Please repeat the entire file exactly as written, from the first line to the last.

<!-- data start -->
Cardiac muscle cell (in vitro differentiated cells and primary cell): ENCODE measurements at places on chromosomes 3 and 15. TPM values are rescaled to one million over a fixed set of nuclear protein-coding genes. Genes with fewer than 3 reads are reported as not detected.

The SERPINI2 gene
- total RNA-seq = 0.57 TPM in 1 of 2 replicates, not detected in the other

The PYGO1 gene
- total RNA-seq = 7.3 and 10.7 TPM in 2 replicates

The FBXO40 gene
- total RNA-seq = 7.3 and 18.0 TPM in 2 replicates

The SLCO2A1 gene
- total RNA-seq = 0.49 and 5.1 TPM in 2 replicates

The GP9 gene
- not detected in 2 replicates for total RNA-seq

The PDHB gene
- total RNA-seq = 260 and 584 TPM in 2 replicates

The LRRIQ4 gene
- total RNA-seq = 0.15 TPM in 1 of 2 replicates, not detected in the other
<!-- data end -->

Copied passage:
Cardiac muscle cell (in vitro differentiated cells and primary cell): ENCODE measurements at places on chromosomes 3 and 15. TPM values are rescaled to one million over a fixed set of nuclear protein-coding genes. Genes with fewer than 3 reads are reported as not detected.

The SERPINI2 gene
- total RNA-seq = 0.57 TPM in 1 of 2 replicates, not detected in the other

The PYGO1 gene
- total RNA-seq = 7.3 and 10.7 TPM in 2 replicates

The FBXO40 gene
- total RNA-seq = 7.3 and 18.0 TPM in 2 replicates

The SLCO2A1 gene
- total RNA-seq = 0.49 and 5.1 TPM in 2 replicates

The GP9 gene
- not detected in 2 replicates for total RNA-seq

The PDHB gene
- total RNA-seq = 260 and 584 TPM in 2 replicates

The LRRIQ4 gene
- total RNA-seq = 0.15 TPM in 1 of 2 replicates, not detected in the other